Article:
Houston residents can now breathe a sigh of relief as floodwaters start to recede.
According to Gerald Pinchbeck, Houston’s Chief Administrative Officer, water levels have been dropping as the snowpack in the basin is being depleted.
“Further rises in water levels are not anticipated,” he told Houston Today.
Groundwater pumps, which had been deployed to discharge groundwater from residential areas into the Bulkley River, have now been removed as water levels recede.
With snowmelt runoff reaching a peak last week, rivers were expected to be vulnerable to rainfall events. Municipal staff continued to monitor water levels and river flows over the long weekend, even though there was a low probability of precipitation in Houston.
As of Thursday, the B.C. River Forecast Centre was still maintaining its flood warning for the Bulkley River, including tributaries around Houston, Smithers and adjacent areas. The warning means that river levels have “exceeded bankfull or will exceed bankfull imminently, and that flooding of areas adjacent to the rivers affected will result.”
“Residents are advised to avoid approaching or entering waters under a high streamflow, flood watch, or flood warning advisory, and to refrain from walking onto dikes and riverbanks,” said Pinchbeck.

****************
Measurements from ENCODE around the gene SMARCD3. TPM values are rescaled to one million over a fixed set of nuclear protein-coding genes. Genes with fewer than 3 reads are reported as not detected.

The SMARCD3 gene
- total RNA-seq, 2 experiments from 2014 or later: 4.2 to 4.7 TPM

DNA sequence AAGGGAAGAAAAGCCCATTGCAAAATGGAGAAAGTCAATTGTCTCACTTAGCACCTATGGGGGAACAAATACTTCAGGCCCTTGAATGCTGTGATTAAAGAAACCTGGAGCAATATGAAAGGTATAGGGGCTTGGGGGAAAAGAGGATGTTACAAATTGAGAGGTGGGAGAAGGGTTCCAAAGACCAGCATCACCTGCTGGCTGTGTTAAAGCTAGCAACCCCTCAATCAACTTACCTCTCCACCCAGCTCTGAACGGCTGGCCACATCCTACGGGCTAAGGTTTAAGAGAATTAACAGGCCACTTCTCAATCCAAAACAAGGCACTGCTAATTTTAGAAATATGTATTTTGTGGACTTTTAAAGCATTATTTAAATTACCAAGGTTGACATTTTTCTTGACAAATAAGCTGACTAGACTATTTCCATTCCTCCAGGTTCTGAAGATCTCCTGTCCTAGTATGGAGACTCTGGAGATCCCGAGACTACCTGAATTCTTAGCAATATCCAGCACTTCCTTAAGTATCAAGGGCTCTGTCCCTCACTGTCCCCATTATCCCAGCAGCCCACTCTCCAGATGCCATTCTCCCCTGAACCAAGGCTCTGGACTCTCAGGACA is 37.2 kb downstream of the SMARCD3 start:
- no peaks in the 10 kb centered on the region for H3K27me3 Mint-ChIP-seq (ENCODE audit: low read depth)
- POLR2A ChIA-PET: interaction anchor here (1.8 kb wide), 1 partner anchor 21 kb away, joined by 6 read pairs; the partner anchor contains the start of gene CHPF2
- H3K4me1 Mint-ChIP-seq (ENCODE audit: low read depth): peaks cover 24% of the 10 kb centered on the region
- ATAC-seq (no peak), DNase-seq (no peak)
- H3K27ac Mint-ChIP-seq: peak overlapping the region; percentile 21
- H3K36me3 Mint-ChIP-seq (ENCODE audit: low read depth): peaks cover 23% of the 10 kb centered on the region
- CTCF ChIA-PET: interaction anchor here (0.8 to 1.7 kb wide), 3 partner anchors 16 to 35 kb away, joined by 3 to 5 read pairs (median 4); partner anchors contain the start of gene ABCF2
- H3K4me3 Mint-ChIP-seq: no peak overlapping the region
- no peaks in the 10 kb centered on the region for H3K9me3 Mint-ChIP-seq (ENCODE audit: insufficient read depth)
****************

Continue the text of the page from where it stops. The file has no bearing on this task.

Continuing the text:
As of May 15, the Bulkley River near Houston was flowing at 227 cubic metres per second and was receding. Risks of additional snowmelt related rises in level was being reduced. The Bulkley River near Smithers, on the other hand, was flowing at 1163 cubic metres per second and was still rising as of May 15.
The District of Houston worked around the clock over the past couple of weeks to ensure that flooding had minimal impact to local residents. Municipal staff were being deployed on shifts to ensure groundwater pumps operated without interruption, and that freeboard remained on the local dikes. Sand and sandbags were also delivered to residents who requested them.
Last month authorities warned of potential flooding across the province, with snow melting rapidly as temperatures soared. The unseasonably hot weather comes after a long winter that has left a heavy snowpack in its wake.
Questions about local flooding issues should be referred to the District of Houston office at 250-845-2238 or by email at firstname.lastname@example.org. In case of an emergency, residents should call 911 or the district’s on-call staff at 250-845-8591.
The B.C. River Forecast Centre will continue to monitor conditions and update this advisory as conditions warrant.